Switzerland favours closer ties with NATO after Russia invaded Ukraine
A majority of Swiss people now favour ‘drawing closer’ to NATO in one of the clearest signs yet of the seismic impact that Russia’s invasion of Ukraine has had on Europe.
Switzerland has effectively been neutral for more than 500 years, but a new poll shows citizens increasingly believe that is not the best way to protect their country.
Record-high numbers of Swiss now say the government should increase defence spending, maintain a fully-equipped army, and build tighter relations with NATO.
It comes after Sweden and Finland broke with decades-long neutrality agreements of their own to join NATO, saying Putin’s war in the east had prompted them to do so.
A majority of Swiss people now favour forging closer ties with NATO as support for the country’s 500-year-old neutrality falls for the first time in two decades
Overall, support for neutrality in Switzerland remains high – with 89 per cent saying they favour it – but for the first time in two decades that figure has fallen.
Back in January, before Russia invaded Ukraine, 96 per cent of Swiss were in favour of neutrality – meaning support has dropped eight per cent in just six months.
An unprecedented 52 per cent now favour their country ‘moving closer’ to NATO, though only 27 per cent want to actually join.
The new study was carried out by the Swiss military academy and the Centre for Security Studies, which polled 1,000 people between May and June.
The results were compared to a similar survey that was published in January.
Pollsters also found that 80 per cent of Swiss now favour their country having an army, while a record 74 per cent say it should be ‘fully-equipped’
Switzerland has one of Europe’s largest reserve forces and still has national service, but maintains only a tiny standing army supported by ageing tanks, armoured vehicles and planes.
Nineteen per cent of Swiss now want their government to spend more money on improving that force, up from just seven per cent early this year.
Finland and Sweden have already agreed to abandon decades-old neutrality policies and join NATO, bringing their state-of-the-art armies with them
The country has already agreed to buy 36 new Lockheed Martin F-35A fighter jets, though that could be challenged by a ballot.
Some 58 per cent of Swiss also believe armed conflicts in Europe will become more frequent in the wake of Russia’s invasion, with one in three saying they are more anxious due to the war in Ukraine.
Switzerland has been officially neutral since the singing of the Treaty of Paris 1815, following the final defeat and abdication of Napoleon Bonaparte.
However, the Swiss Confederacy had been effectively neutral since 1525 when it pledged never to wage a war of aggression again following defeat to the French at the Battle of Marignano ten years earlier.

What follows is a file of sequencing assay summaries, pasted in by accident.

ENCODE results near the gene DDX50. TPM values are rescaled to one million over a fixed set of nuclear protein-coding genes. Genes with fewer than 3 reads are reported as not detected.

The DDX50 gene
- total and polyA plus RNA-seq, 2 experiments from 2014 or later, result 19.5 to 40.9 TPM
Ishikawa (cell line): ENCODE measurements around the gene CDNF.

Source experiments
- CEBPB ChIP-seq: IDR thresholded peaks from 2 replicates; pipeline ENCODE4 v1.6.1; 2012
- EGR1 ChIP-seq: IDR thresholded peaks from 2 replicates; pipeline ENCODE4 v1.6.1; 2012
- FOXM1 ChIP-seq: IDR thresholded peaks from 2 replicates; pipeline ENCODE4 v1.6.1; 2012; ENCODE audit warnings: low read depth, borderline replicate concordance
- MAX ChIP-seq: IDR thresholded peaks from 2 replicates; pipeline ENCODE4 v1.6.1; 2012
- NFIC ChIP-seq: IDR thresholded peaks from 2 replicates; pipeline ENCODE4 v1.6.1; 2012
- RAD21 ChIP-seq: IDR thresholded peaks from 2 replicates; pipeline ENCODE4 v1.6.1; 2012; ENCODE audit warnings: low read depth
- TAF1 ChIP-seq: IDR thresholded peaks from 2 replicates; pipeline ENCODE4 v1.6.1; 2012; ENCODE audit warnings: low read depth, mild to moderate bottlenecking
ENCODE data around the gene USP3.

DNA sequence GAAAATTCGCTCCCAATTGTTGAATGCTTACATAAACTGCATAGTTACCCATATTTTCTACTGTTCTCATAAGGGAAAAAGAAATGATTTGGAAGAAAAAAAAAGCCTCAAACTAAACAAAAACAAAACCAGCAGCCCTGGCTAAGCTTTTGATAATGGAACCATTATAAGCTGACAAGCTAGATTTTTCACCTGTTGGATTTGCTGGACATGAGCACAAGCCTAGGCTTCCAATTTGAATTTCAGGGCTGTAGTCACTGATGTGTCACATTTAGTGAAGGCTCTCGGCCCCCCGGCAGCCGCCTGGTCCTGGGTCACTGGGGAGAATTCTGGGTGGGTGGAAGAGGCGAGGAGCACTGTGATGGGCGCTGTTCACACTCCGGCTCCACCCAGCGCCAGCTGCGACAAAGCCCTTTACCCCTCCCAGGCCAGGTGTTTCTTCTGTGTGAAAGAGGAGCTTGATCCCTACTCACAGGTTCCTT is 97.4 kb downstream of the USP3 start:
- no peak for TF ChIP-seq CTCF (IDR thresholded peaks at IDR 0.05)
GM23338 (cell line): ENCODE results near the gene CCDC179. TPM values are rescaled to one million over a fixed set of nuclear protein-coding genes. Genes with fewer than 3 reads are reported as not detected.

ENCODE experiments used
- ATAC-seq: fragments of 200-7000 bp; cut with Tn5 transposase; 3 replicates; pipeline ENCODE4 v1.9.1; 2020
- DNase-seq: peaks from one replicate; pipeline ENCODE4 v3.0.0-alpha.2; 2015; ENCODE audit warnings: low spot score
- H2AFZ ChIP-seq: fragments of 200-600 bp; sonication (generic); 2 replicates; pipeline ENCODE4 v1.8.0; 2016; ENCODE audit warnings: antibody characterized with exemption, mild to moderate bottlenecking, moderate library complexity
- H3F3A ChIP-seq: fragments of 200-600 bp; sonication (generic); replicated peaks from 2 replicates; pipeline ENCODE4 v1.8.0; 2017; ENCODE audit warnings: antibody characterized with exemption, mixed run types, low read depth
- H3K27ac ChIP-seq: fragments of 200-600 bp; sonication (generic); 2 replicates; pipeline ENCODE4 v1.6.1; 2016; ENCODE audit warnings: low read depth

It means the Swiss can lay claim to having one of the longest-standing neutrality pacts in the world which it maintained throughout both world wars – though it sometimes shot down planes of both sides that crossed into its airspace.
Sweden and Finland are currently in the process of joining NATO, having officially submitted membership application back in May.
Their accession to the alliance is all-but guaranteed, after lone hold-out Turkey withdrew its opposition after a series of concessions.
Russia is suffering heavy losses in Ukraine, with another arms depot taken out by US-supplied HIMARS missiles in Nova Kakhova last night
However, all 30 current allies must ratify the move before they can be accepted – a process that can take a long time as the motion clears parliamentary hurdles.
Latvia today became the latest country to ratify, meaning 13 members have ratified or are in the process of ratifying membership.
That leaves 17 nations – including the US, Italy, Spain and Belgium – needing to officially put pen to paper.
Once the two countries join, they will massively strengthen NATO’s northern flank, bringing with them huge numbers of troops and artillery, advanced submarines, and near-legendary spying capabilities.
Finland has a relatively small army of 20,000 men but maintains a reserve of almost 1million who can be called up to fight.
It also has Europe’s largest collection of artillery – including dozens of the same rocket systems currently wreaking havoc on Russia in Ukraine – and has 64 latest-generation F-35 stealth fighters on order.
Sweden, meanwhile, boasts formidable coastal defences in the form of 150 fast attack ships, and five world-class submarines.
In fact, Stockholm’s subs are so quiet they managed to ‘sink’ one of America’s Nimitz-class aircraft carriers during a training exercise in the late 2000s, causing both concern and admiration in the Pentagon.